Pulse Fishing & The Tampon Tax - 2nd January 2020
There have been a couple of announcements today, in very different areas but which are very important in their own way. These have been trailed as - and are - the result of Brexit flexibility but, as so often, there is some confusion, leading to accusations of lying on social media. So I thought I'd explain clearly to everybody here why they are indeed examples of where being in control of your own laws means you can take action swiftly.
Both these announcements are very much to be welcomed, as I am sure everybody will agree.
This is the practice of using an electric current to catch, principally, flatfish that bury themselves in the seabed. The idea is that the electric current prompts them into rising out of the seabed and into trawler nets.
It is, for fairly obvious environmental reasons, highly controversial for its effect on marine life: sustainability of the target species, but also because of allegations that it kills large numbers of non-target species.
It is quite true that it is technically banned by the European Union: Article 31 of Council Regulation (EC) No. 850/98 covers unconventional fishing methods and states:
“The catching of marine organisms using methods incorporating the use of explosives, poisonous or stupefying substances or electric current shall be prohibited.”
However, a legal exception is made to allow pulse trawling to be carried out for research purposes, and this has been heavily exploited by, principally but not entirely, European fleets, meaning that in essence it still continues.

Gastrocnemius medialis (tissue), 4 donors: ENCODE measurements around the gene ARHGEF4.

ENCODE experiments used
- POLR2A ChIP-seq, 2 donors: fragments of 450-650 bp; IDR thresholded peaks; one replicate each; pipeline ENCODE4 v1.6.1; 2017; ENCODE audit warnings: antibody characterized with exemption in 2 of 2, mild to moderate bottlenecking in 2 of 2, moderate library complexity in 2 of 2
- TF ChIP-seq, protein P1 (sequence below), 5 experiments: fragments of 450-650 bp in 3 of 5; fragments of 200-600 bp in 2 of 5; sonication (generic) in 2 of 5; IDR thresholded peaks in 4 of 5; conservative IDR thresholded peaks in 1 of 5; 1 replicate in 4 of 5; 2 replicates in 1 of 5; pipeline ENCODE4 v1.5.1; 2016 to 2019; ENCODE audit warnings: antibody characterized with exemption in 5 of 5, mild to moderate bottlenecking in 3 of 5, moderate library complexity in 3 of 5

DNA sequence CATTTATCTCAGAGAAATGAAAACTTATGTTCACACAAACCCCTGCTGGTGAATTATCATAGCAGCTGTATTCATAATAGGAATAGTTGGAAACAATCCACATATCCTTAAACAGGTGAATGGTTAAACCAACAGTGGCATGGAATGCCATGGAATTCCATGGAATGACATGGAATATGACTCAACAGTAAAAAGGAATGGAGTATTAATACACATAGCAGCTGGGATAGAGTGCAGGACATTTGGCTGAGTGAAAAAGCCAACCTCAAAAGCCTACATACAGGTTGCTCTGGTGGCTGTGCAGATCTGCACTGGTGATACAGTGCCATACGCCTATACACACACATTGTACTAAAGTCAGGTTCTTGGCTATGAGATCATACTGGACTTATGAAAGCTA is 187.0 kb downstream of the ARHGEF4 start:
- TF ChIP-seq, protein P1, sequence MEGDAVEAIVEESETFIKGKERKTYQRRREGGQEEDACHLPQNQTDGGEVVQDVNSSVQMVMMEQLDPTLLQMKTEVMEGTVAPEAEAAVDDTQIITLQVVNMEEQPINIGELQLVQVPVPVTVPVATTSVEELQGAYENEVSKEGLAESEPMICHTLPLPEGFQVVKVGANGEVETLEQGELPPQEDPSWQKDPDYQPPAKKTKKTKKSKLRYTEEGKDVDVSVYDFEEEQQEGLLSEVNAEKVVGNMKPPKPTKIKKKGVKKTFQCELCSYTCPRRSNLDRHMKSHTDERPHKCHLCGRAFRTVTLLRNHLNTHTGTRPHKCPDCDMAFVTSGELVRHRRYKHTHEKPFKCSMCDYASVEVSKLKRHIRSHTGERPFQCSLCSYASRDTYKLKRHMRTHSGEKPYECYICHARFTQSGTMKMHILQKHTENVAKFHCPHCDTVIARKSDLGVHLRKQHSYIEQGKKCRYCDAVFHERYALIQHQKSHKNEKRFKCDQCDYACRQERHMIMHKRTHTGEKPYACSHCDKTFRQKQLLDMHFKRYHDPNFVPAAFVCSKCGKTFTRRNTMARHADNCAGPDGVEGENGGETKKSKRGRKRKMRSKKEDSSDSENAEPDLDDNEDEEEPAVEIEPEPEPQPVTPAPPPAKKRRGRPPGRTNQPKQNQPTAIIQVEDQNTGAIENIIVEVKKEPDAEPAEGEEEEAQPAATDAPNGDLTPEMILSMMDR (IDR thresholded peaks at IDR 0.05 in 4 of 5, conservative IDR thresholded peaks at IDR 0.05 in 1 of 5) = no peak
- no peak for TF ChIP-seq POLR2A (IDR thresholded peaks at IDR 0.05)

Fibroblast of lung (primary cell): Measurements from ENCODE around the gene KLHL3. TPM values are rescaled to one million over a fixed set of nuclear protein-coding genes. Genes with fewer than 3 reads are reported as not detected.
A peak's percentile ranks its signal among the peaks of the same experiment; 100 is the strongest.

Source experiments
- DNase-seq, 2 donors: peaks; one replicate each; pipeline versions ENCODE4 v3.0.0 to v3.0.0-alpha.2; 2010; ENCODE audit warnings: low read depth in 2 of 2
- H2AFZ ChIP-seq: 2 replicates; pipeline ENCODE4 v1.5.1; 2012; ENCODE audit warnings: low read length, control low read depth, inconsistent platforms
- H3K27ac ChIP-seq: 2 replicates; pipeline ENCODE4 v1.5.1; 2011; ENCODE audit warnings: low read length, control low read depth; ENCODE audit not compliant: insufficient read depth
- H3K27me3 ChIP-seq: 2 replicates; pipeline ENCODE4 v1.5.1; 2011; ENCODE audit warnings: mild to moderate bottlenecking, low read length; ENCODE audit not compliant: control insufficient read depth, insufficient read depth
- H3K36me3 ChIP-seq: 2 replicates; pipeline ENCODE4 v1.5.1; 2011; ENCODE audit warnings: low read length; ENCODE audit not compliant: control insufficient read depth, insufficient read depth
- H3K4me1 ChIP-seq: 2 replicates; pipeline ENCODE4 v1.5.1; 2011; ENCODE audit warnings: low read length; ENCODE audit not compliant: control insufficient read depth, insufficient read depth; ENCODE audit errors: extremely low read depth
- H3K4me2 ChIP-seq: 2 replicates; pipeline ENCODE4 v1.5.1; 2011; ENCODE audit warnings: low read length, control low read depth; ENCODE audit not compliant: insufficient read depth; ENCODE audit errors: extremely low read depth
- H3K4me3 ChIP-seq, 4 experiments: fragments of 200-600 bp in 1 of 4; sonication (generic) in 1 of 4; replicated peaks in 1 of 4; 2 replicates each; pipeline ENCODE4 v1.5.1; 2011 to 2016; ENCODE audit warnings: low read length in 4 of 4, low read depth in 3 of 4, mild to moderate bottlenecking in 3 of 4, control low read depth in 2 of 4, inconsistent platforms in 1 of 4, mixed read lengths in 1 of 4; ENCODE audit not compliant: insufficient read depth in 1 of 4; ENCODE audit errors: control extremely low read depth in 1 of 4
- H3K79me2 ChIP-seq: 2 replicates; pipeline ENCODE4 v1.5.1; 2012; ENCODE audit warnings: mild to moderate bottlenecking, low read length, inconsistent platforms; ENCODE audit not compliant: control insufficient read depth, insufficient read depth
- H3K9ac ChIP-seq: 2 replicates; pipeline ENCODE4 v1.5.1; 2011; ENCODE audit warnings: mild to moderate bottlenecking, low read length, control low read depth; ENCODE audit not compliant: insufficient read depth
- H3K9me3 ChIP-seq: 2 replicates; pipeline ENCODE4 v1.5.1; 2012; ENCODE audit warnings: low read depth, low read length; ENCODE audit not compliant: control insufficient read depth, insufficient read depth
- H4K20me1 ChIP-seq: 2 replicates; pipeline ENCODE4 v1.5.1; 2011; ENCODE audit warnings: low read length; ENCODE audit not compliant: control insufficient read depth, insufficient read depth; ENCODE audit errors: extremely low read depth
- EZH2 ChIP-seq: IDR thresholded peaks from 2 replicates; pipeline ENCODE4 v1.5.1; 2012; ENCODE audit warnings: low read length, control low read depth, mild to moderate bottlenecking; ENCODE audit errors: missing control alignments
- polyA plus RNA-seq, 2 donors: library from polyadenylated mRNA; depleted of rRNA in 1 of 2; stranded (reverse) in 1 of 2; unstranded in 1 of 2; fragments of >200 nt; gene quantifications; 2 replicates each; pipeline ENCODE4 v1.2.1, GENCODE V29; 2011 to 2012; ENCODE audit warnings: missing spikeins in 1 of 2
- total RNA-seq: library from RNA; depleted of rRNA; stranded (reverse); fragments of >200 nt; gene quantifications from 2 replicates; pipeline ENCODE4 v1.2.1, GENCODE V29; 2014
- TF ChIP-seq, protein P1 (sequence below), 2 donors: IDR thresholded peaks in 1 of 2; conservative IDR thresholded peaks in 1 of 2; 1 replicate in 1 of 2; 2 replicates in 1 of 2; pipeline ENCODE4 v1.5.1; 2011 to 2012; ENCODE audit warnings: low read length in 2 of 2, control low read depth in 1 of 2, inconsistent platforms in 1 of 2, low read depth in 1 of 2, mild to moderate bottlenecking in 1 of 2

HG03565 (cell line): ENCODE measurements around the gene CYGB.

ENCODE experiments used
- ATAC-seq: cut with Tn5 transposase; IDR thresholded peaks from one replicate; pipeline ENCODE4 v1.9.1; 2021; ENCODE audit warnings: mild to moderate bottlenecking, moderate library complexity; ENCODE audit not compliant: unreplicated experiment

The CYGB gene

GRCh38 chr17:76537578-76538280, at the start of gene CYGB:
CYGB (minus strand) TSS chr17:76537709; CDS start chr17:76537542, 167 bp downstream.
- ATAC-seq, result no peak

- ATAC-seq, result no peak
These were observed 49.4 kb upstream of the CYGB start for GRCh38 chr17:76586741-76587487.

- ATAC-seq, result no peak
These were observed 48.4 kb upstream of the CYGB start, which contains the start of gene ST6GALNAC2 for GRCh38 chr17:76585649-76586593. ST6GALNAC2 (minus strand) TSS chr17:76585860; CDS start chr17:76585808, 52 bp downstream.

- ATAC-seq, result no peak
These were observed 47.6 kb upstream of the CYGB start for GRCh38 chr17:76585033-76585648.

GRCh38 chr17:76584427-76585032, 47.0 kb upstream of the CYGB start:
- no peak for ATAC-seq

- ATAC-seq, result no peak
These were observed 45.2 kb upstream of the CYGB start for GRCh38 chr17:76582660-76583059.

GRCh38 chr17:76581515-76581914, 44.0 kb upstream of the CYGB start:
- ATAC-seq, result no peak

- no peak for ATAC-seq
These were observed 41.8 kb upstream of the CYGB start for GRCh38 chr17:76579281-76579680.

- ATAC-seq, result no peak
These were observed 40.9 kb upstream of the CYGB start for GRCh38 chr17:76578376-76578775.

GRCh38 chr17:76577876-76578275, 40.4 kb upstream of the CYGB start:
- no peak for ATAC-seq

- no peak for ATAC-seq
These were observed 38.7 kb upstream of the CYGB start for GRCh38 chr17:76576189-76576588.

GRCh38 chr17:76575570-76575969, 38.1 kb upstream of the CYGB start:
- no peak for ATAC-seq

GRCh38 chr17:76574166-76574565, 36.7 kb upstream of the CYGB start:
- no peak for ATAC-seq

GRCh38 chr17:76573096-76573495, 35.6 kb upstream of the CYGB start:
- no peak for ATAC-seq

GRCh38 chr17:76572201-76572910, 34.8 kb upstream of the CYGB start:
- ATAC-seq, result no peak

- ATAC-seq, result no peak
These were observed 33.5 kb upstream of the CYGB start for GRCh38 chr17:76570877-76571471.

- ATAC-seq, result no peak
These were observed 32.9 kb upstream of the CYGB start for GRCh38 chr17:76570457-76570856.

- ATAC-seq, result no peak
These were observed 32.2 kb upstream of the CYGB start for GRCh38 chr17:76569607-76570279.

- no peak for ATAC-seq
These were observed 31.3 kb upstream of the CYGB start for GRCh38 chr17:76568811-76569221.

Clearly, for as long as we remained a part of the Common Fisheries Policy, we could take no action on our own, not even in the territorial waters that we did control.
Can the EU do something about it? Of course, one day. But it hasn't. Today we have.
You can read more about this, here: https://britishseafishing.co.uk/pulse-trawling/
This refers to VAT being charged at 5% on sanitary products. VAT is an EU tax. Generally VAT is charged on the supply of all goods and services, unless specifically exempt, at either the standard rate – currently 20% – or the zero rate. The current EU agreement on VAT rates allows Member States, should they choose, to charge a reduced rate of VAT – between 5% and 15% – on certain specified supplies, including sanitary protection. The introduction of a new zero rate would, however, contravene these rules.
Again, whilst the EU could change it - and in 2016 started the process of doing so - this has not happened. We announced in the last budget that we would do so once free to do so and today we have fulfilled that promise.
The House of Commons briefing paper - which is totally neutral - explains it all here:
In 2015 there was an opposition day amendment which talked about scrapping this VAT charge, and this is doing the rounds on social media. As I have explained here before (ref. free school meals, for example,) these are not votes which would change anything. They are simply talk, and intended to create a "Tories voted against..." headline. For the reason I have explained above, such a vote would have been meaningless anyway.
I hope that clears those two points up: these are two examples where being in control of your own laws means you can take action swiftly - and we have.